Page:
Se­niors re­call the tragic tales of Ar­me­nia

At Glen­dale cen­ter, geno­cide’s cen­ten­nial evokes rec­ol­lec­tions and hopes for of­fi­cial recog­ni­tion.

Los Angeles Times - - FRONT PAGE - By Es­mer­alda Ber­mudez

Dap­per men f lock here by the dozens al­most ev­ery day.

They ar­rive in sweater vests and fe­do­ras, to play pool, backgam­mon and chess — un­til their wives call them home for lunch or din­ner.

It would seem to be a sweet life they live in Glen­dale, home to the largest pop­u­la­tion of Ar­me­ni­ans out­side of Ar­me­nia.

Un­til the days lead­ing up to April 24, the date mark­ing the 1915 Ar­me­nian geno­cide, when about 1.2 mil­lion peo­ple in their home­land were mas­sa­cred at the hands of Ot­toman Turks.

“Ev­ery April, my heart beats faster,” said Vacha­gan Hovsepyan, 64, whose great­grand­par­ents died dur­ing the geno­cide. “I won­der: Will this be the year we fi­nally have jus­tice?”

“The next day,” he said. “I’m al­ways left empty.”

The atroc­i­ties hap­pened so long ago — be­fore the in­ven­tion of tele­vi­sion or peni­cillin — that some won­der why Ar­me­ni­ans, now dis­persed across the world, can’t sim­ply just let go.

But mov­ing on is im­pos­si­ble with­out recog­ni­tion, Hovsepyan said.

This year, on the 100th an­niver­sary of the slaugh­ter, the Turk­ish gov­ern­ment con­tin­ues to deny that the killings were in­tended to ex­ter­mi­nate a pop­u­la­tion and as­serts that the num­bers are ex­ag­ger­ated. And for the sev­enth con­sec­u­tive year, Pres­i­dent Obama de­clined to call the deaths a “geno­cide” — a term that Turkey, a strate­gi­cally im­por­tant ally, ag­gres­sively lob­bies world lead­ers to re­ject.

The pa­piks of Glen­dale are grand­fa­thers in their 60s, 70s and 80s who were not yet born when Ot­toman lead­ers did the killing, sus­pect­ing

Ar­me­ni­ans of col­lab­o­rat­ing with their en­emy, Rus­sia. But their minds are full of sto­ries, and at the Adult Recre­ation Cen­ter, where Ar­me­nian se­nior cit­i­zens have gath­ered for years, April brings those sto­ries to the sur­face.

On Fri­day, most of the men could not par­tic­i­pate in the six-mile march from Hol­ly­wood to the Turk­ish Con­sulate that tied up traf­fic along Wil­shire Boule­vard in the af­ter­noon. Their legs ached, and backs were not strong enough. They planned to light a can­dle at home or at church in­stead.

On Thurs­day, the day be­fore the an­niver­sary, the cen­ter buzzed with the sound of Ar­me­nian. Old friends fired bil­liard balls into cor­ner pock­ets; oth­ers hunched in groups of four over backgam­mon boards.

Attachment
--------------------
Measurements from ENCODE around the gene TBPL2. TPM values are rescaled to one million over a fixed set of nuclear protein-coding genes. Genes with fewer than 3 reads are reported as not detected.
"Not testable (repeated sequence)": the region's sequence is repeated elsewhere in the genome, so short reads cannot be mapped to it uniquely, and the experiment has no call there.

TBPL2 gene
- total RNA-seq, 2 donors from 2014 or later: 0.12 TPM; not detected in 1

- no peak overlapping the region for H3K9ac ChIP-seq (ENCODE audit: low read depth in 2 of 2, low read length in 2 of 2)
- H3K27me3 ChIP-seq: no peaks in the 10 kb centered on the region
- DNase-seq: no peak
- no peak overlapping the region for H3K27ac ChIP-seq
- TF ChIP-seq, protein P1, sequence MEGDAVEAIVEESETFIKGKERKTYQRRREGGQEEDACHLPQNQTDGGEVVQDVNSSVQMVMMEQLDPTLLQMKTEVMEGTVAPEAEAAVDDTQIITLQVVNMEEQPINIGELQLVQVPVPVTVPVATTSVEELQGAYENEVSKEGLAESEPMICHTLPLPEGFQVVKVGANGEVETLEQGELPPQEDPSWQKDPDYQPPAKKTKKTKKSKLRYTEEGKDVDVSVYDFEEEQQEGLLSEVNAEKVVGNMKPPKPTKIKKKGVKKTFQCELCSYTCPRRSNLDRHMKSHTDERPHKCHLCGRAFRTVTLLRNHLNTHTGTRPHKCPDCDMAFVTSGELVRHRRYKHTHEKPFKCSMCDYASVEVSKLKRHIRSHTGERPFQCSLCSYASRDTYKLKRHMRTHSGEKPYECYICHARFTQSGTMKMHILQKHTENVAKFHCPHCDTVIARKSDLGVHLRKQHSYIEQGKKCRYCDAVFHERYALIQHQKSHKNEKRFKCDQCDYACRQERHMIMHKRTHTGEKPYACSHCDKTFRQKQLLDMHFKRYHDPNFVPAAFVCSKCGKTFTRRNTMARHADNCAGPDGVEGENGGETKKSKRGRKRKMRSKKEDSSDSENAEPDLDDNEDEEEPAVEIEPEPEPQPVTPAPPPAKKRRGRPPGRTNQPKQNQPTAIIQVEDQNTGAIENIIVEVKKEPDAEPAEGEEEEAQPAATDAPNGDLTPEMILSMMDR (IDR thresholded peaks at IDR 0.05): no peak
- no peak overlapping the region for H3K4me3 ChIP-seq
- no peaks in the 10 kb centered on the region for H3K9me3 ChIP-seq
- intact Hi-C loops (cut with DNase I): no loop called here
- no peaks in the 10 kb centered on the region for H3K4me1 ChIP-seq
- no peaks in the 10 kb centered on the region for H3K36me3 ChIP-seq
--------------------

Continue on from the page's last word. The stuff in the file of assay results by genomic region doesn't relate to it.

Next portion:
Some were born in Ar­me­nia, oth­ers in Le­banon, Iraq or Syria. To­day, many wore a for­get-me-not f lower pin, the em­blem of the cen­ten­nial.

News of the an­niver­sary was in­escapable, though some men said they would rather not dis­cuss the sub­ject. Images of rel­a­tives marched to star­va­tion or thrown off cliffs were too much to bear, they said.

“Ev­ery­one has dif­fer­ent emo­tions,” said Ge­orge Keushkar­ian, 87, who said his great-un­cle and greataunt, chil­dren at the time, were burned alive when their vil­lage was set ablaze. “But for many of us, the pain lives in your skin and there’s noth­ing we can do about it.”

Some worry that amends will not come dur­ing their time and that younger Ar­me­ni­ans, who did not hear the nar­ra­tives di­rectly from sur­vivors, may not guard the tales of atroc­ity so closely.

Oth­ers know lit­tle be­cause of the si­lence of their par­ents, so they strug­gle to find an­swers. Some turn to his­tory books at the Glen­dale li­brary next door.

On Thurs­day, Yer­vant Mel­conyan, 87, sat qui­etly chat­ting with a friend in the cen­ter’s lobby.

Mel­conyan will tell the story of his fa­ther, who sur­vived, to any­one who will lis­ten. He wrote each de­tail in a note­book that he keeps in a drawer in his bed­room.

He said that in 1915, Se­trak Mel­conyan was marched by Turks to the desert, along with scores of other Ar­me­ni­ans. His wife and Yer­vant Mel­conyan’s three older broth­ers, ages 10, 8 and 6, were by his side.

“They gath­ered them in the mid­dle,” Mel­conyan said. “And shot them all.”

Se­trak hid be­neath the corpses and man­aged to es­cape. He em­barked, Mel­conyan said, on a months-long odyssey, starv­ing and at times naked and beaten by mobs of Turk­ish vil­lagers un­til he even­tu­ally found refuge in Iraq.

Later, when he re­turned to his vil­lage in eastern Turkey, he found that only one rel­a­tive — a brother — had sur­vived.

Mel­conyan, born from a sec­ond mar­riage and named af­ter one of his older broth­ers who did not sur­vive, said that the de­tails haunt him, but that his life is peace­ful now. He’s sur­rounded by his peo­ple, by Ar­me­nian gro­cery stores, bak­eries and ban­quet halls.

One day he will pass along the note­book to his grand­chil­dren. He has five of them, he said, proudly list­ing each of their names: “Yer­vant, Acin, Talin, Se­van and Narek.”

Pho­to­graphs by Ir­fan Khan Los An­ge­les Times


f lag is mounted on a car at the recre­ation cen­ter in Glen­dale where Ar­me­nian se­nior cit­i­zens gather.

SARKIS OHANES­SIAN, 87, shoots pool at the cen­ter, where se­niors meet to play chess and backgam­mon and to talk.

HOUHANES TCHAPRAZIAN, 88, fore­ground, sits with Yer­vant Mel­conyan, 87, whose fa­ther sur­vived the Ar­me­nian geno­cide.

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